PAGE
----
For several years I have asserted that the US Stock markets would endure a prolonged cycle of extraordinary volatility and below average returns. In financial circles, these cycles are coined “Secular Bear Markets.” Anyway, my conviction that we were in the midst of a secular bear market was so strong that I published that belief indelibly into the Philosophy section of my blogsite when I took it live in late 2005. Under Belief #4: Market Cycles Are Real, it reads:
“Capital markets tend to move in 15-20 year secular (long-term) cycles. Since 1900, the U.S. stock market has enjoyed 3 secular bull cycles that were characterized by superior returns and endured 3 secular bear cycles that were characterized by lackluster returns. In each of the secular bull cycles, P/E ratios peaked in the low 20’s and in every secular bear cycle, P/Es bottomed in the 6-8 range. Bond markets also tend to experience similar cycles. We believe that we are in the early stages of a secular bear market for U.S. stocks. We are also concerned about the prospects for the domestic bond market. The current climate for U.S. capital markets may prove challenging for buy and hold investors.”
The Catamount blogsite went live on September 15, 2005. On that day, the S&P 500 opened at 1227. Almost 6 years later the S&P 500 is at 1119 . Of course, as of that publication, I believe we were already more than 4 years into the current secular bear market which officially began in March of 2000. That means this bear may already be 11 years old. If the typical bear market lives 15 years, it is entering the later stage of its life cycle. When it ends, a new secular bull market should begin and this will usher in an extended period of above average returns on stocks.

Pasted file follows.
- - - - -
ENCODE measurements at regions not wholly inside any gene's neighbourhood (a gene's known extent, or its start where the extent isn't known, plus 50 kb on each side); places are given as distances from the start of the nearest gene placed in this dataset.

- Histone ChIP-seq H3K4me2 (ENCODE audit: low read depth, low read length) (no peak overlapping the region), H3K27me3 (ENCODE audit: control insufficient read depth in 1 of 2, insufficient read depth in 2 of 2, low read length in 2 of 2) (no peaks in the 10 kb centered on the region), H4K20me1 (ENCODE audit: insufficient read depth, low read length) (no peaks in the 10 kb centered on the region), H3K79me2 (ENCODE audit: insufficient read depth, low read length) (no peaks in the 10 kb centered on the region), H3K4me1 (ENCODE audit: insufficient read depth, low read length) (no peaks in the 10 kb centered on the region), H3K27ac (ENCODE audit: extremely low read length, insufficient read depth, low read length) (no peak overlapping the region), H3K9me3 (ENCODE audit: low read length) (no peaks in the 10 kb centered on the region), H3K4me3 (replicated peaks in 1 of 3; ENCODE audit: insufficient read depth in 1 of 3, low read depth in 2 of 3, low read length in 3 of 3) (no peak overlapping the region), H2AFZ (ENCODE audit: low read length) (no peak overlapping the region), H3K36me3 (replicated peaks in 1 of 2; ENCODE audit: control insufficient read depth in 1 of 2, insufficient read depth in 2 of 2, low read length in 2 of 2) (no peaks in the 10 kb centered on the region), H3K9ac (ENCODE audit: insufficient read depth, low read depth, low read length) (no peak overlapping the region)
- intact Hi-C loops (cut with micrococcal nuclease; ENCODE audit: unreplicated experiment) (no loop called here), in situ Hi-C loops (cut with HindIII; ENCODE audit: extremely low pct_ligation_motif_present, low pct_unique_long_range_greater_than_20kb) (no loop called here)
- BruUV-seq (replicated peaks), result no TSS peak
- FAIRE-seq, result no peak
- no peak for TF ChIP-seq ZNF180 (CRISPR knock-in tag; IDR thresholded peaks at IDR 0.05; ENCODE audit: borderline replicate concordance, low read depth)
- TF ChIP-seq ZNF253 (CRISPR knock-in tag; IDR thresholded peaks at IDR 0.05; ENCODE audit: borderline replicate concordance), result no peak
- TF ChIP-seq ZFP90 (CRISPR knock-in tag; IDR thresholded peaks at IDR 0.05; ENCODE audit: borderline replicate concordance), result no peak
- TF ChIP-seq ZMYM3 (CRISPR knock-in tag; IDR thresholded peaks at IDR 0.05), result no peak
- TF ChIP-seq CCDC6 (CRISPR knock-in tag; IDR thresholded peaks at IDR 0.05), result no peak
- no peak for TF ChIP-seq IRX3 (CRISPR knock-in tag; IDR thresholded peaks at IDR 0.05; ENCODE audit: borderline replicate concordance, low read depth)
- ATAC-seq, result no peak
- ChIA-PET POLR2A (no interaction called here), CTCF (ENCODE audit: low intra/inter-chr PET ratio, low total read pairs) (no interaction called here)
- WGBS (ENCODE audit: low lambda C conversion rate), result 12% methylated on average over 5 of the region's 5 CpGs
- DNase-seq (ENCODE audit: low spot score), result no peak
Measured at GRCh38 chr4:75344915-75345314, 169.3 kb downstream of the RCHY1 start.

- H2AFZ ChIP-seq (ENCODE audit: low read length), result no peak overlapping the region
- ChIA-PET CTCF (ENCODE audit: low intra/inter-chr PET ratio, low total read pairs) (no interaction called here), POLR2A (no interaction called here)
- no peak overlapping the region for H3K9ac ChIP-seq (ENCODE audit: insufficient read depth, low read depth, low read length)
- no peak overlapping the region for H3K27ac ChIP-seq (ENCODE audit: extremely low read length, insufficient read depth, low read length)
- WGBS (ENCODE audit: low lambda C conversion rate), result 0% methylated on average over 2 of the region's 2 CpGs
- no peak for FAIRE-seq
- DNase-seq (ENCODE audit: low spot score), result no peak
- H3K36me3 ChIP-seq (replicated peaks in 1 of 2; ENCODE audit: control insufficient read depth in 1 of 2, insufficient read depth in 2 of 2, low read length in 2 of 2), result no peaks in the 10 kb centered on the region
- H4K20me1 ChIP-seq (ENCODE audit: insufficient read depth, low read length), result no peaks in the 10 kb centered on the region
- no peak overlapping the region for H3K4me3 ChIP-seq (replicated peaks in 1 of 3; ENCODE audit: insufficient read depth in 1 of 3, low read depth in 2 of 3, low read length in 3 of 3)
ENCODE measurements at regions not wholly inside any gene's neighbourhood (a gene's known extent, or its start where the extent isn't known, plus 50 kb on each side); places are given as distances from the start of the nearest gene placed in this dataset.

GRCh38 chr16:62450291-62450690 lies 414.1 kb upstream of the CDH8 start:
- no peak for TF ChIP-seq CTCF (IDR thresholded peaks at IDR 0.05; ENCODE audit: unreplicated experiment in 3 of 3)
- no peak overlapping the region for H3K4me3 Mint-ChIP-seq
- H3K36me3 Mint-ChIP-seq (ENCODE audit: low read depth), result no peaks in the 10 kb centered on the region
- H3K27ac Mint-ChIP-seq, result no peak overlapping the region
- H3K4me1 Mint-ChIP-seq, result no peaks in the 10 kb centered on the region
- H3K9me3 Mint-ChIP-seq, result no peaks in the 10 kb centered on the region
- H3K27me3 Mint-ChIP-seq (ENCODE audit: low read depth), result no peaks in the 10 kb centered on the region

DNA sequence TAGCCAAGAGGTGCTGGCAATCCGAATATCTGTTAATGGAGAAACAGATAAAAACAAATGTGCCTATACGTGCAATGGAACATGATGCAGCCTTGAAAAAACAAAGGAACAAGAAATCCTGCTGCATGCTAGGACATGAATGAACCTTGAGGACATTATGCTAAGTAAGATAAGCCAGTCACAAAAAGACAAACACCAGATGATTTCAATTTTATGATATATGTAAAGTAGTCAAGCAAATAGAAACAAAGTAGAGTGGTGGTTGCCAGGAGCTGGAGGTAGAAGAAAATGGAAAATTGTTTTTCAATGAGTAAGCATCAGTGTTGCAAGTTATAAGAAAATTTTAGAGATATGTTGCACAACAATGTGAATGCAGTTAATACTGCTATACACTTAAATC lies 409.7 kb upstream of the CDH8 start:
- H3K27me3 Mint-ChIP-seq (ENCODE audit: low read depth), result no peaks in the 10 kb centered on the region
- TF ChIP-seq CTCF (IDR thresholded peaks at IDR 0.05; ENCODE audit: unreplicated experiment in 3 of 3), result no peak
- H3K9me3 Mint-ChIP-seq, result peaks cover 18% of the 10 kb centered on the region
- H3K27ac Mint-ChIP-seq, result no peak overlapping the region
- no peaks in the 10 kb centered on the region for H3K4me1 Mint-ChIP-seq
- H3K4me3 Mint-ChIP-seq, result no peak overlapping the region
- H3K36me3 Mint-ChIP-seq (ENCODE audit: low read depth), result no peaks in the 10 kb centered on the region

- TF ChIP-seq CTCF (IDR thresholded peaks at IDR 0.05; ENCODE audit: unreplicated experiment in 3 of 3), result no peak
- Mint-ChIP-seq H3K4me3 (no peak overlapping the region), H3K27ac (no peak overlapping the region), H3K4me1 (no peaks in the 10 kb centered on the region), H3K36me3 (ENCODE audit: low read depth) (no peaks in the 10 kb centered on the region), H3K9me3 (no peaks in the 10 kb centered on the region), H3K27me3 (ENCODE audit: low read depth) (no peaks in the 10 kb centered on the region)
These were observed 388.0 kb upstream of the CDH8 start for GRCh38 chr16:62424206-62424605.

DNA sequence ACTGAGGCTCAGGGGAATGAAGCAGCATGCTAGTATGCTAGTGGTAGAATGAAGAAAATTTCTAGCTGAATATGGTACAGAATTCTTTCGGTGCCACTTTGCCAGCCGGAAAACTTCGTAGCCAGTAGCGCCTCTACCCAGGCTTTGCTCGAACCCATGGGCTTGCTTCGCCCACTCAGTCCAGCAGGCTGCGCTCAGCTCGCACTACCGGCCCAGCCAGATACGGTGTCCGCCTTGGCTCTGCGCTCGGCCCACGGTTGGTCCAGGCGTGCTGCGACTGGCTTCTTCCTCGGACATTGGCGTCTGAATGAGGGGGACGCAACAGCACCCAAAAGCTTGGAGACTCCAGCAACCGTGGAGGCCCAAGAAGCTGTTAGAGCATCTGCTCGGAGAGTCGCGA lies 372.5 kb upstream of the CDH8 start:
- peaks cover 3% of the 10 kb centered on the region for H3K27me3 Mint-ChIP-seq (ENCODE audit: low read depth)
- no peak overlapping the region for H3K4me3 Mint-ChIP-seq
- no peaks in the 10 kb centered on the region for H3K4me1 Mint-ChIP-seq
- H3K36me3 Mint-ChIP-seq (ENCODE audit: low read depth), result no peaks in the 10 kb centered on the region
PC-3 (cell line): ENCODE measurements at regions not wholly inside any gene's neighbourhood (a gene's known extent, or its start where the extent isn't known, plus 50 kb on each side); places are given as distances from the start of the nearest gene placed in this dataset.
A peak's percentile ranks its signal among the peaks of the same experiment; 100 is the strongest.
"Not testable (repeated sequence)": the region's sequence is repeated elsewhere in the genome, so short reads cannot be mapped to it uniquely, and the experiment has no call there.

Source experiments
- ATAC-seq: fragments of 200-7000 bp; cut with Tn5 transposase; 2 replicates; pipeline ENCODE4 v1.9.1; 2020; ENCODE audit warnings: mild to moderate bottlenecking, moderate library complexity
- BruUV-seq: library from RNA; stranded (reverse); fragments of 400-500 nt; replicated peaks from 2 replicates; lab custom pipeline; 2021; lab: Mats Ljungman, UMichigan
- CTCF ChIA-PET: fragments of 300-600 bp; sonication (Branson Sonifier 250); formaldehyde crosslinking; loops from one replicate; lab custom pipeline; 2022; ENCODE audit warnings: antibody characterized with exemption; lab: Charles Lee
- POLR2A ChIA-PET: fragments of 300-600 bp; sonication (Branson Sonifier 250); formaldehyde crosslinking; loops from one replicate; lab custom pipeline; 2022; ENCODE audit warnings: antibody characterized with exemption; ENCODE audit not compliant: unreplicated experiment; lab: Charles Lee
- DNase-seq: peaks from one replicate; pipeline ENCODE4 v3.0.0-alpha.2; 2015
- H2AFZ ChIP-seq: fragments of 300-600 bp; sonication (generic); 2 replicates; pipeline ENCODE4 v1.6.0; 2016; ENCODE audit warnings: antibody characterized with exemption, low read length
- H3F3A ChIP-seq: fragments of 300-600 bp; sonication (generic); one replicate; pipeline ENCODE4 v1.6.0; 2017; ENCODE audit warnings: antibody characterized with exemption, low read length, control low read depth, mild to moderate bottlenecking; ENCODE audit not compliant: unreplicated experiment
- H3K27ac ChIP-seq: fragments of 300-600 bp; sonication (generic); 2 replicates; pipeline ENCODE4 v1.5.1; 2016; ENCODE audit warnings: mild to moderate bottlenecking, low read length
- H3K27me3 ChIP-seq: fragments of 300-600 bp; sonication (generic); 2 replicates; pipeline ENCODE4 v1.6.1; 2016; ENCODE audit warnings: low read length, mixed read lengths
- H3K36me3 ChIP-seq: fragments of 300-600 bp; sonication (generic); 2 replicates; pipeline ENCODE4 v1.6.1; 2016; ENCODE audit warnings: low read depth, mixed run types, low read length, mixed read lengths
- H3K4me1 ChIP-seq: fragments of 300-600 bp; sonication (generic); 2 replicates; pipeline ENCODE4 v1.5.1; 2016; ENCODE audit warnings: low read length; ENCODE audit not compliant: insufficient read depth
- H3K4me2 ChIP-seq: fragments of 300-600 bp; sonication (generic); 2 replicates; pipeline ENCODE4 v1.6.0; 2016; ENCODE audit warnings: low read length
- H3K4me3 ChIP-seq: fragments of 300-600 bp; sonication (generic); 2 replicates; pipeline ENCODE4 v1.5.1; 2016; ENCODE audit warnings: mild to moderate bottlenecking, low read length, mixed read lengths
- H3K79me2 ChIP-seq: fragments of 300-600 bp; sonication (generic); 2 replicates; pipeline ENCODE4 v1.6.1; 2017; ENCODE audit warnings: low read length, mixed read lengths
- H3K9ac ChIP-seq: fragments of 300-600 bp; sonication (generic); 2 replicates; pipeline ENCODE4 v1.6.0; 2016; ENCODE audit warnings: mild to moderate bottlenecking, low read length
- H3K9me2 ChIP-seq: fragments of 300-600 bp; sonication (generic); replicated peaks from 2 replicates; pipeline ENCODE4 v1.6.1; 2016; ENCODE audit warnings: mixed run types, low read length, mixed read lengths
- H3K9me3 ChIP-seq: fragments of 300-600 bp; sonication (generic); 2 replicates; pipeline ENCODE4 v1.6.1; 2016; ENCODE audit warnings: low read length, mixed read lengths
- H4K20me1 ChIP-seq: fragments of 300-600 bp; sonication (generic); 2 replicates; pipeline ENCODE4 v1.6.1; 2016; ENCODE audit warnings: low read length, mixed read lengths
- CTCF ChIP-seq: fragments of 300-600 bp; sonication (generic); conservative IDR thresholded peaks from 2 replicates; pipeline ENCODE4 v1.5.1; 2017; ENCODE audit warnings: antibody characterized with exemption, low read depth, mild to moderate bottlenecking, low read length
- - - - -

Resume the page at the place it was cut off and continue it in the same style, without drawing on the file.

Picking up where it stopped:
With that said, new bull markets don’t typically begin until P/E ratios bottom near 7 or 8. We’re not there. The markets have not properly priced in the structural economic problems facing our country. I believe markets will eventually reflect reality. Perhaps the recent market action is signaling that next stage of cleansing is underway. The S&P slid 17% wiping out $ trillions in the last 30 days. In the absence of further central bank and government interventions (i.e. quantitative easing or TARP), I expect the markets to head significantly lower albeit not in a straight line.
Until circumstances change, investors who are heavily exposed to stocks might be well advised to sell the rallies. Of course, it should be quite clear by now that Catamount is, and will remain, agnostic about the direction of the capital markets until fundamentals prescribe a long-term directional bias. Our investments are performing well under pressure and we continue to carefully scale into attractive alternative strategies and private placements.